The mechanical properties of this material has the nearest Young’s modulus (modulus of elasticity) similar to cortical bone, does not cause adverse reaction to surrounding tissues, and has no evidence of wear or debris production and excellent bone-implant incorporation. Pyrolytic carbon finger joint arthroplasty was introduced in 1979, and their use for carpal implants developed in the 1990s. But it was not until 2001 that the EEC authorised the use of the PIP prosthesis, designed by J. Stanley (Wrightington Hospital, UK) and R. Beckenbaugh (Mayo Clinic, Rochester, U.S.).
The results of these implants show an improvement in the range of motion, relief of pain, adequate biological fixation and only few complications.
For the last 20 years, I have been using more Pyrocarbon implants, 17 altogether, than the metallic ones, with the same indications, but providing a better range of motion, less complications and better survival rate, not seeing bone loosening in five years of follow ups.
Similar implants have also been developed for the trapezio-metacarpal joint (TMCJ), and since 1973, when Caffiniere presented his first model, there has been a countless number of implants to deal with the osteoarthritis (OA) affecting that joint.
My own experience had been mainly with the Avanta SR, which in my opinion reproduces better the anatomy of that joint. In the UK, I did 43 thumbs in 34 patients in stage II and III of Eaton, mainly females, mean age of 56 years, with a survival rate after five years of 93 per cent and producing a good function of the hand, recovering strength, grip and pinch function in all the cases. Only three cases presented bone reabsorption without clinical correlation and only four complained of unspecific pain, which were classified as implant failure. But despite some good results provided by this arthroplasty, years later, the company withdrew the implant from the market.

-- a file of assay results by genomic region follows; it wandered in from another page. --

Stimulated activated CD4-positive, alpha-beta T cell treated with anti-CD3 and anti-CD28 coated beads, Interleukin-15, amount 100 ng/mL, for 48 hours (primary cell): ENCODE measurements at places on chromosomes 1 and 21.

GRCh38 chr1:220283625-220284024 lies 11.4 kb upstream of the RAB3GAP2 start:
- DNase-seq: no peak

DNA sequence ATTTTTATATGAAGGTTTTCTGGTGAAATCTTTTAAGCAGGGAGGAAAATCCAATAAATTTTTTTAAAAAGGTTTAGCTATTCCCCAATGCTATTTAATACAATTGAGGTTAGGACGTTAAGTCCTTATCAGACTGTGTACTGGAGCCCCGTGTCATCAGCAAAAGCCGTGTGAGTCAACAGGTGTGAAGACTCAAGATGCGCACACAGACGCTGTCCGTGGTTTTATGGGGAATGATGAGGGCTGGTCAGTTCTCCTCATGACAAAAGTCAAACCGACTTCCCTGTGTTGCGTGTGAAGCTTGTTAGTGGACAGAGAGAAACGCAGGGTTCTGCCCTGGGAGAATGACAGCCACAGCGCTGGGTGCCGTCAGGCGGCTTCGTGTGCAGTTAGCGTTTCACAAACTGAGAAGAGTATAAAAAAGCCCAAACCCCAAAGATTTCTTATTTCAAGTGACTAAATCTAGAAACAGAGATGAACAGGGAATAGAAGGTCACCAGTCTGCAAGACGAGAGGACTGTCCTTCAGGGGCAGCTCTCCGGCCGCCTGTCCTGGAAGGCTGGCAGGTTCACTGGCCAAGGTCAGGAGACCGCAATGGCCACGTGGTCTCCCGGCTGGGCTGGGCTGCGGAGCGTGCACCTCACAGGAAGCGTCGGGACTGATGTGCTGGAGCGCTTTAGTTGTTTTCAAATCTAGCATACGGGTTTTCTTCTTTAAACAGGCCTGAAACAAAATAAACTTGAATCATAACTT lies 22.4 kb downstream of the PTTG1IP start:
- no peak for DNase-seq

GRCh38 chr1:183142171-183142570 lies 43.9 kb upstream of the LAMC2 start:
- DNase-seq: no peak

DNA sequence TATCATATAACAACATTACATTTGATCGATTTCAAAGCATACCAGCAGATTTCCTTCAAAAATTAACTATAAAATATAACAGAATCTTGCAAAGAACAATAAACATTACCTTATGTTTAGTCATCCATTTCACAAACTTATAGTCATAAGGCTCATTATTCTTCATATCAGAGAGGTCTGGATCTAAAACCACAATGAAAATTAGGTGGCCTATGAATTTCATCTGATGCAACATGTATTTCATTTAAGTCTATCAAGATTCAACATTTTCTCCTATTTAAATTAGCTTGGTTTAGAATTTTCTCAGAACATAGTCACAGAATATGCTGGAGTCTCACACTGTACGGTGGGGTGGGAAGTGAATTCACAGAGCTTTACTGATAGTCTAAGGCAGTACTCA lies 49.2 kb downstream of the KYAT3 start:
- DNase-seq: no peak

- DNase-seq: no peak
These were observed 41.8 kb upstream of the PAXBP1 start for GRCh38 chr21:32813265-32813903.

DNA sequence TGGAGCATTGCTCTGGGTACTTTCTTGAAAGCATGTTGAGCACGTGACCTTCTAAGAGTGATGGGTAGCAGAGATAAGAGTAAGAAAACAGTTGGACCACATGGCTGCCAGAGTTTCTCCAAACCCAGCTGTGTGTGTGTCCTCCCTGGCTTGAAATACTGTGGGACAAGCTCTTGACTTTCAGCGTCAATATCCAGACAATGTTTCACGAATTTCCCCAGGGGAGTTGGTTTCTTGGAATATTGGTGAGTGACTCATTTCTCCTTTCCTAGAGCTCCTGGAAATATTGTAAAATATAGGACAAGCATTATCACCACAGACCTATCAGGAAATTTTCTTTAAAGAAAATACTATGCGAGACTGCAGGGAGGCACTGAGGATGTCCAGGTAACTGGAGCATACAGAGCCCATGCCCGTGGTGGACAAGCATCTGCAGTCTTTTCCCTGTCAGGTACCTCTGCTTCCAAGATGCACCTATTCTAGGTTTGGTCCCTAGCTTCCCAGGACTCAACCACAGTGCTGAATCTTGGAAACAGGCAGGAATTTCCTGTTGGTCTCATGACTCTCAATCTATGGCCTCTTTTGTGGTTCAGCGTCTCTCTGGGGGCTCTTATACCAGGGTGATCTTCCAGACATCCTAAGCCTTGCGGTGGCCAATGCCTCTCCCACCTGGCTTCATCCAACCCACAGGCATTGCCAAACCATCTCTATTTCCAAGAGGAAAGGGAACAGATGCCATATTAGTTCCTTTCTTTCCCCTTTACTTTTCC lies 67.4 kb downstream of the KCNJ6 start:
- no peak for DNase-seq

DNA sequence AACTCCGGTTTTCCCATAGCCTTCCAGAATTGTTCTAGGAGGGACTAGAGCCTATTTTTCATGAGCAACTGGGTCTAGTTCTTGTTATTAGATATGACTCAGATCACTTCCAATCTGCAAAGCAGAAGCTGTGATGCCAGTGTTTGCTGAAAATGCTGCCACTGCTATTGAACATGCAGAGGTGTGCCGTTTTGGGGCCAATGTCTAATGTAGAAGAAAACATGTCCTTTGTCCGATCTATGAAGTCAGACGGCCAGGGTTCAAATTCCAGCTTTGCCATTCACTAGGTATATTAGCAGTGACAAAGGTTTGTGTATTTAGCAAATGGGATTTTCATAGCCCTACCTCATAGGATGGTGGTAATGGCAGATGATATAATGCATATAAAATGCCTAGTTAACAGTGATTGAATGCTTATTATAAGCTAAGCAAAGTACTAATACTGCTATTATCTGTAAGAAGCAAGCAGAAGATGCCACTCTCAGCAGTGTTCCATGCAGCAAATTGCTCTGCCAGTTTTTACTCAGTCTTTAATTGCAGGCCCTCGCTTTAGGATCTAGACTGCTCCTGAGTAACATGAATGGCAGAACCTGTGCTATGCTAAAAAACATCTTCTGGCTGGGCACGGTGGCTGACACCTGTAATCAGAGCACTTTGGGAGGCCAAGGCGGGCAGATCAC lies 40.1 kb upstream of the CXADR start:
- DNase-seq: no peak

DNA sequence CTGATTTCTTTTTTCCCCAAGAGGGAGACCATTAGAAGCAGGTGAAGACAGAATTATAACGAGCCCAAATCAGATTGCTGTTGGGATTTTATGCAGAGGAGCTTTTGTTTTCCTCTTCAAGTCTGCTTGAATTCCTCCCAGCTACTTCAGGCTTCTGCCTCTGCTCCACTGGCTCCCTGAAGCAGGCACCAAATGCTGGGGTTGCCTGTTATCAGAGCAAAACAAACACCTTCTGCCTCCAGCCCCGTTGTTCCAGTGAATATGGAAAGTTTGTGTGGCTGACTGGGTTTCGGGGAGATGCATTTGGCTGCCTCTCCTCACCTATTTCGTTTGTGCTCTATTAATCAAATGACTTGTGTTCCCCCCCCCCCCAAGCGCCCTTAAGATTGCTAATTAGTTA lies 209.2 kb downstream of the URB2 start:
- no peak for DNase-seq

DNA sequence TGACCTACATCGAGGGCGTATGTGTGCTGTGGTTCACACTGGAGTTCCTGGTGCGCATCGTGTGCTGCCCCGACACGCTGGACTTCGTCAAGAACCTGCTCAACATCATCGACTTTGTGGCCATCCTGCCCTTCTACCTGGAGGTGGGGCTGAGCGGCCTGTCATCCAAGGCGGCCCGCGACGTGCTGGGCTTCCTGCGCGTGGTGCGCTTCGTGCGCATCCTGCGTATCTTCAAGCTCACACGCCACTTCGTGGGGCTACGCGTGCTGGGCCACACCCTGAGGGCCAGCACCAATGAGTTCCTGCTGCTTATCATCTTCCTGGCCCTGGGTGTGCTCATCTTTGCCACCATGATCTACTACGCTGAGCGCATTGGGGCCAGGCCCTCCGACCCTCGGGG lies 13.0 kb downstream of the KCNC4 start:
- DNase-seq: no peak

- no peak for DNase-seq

In the following years, and due to the implementation of the pyrolytic implants, I have started using those type of prosthesis, hemiarthroplasties or pyrodisk with similar results in improving the range of motion, pain control and grip strength. Complications of dislocation has also improved with those pyrolytic implants.
In conclusion, the overall results of the arthroplasties of the hands have proved to be good enough to recommend these implants for the treatment of stiffness, pain and lack of functions affecting the hand. They are technically demanding, so the experience of the surgeon is of paramount importance to achieve the best results. Thankfully, the recent interest of the industrial companies in hand pathology and the need to develop joint replacements have improved the implants available in the market in recent years, but still they are not able to match the success of large joint arthroplasties. Fingers provide a more challenging mechanical problem than that of the large joints, but results are encouraging and continuing to improve with further investigations.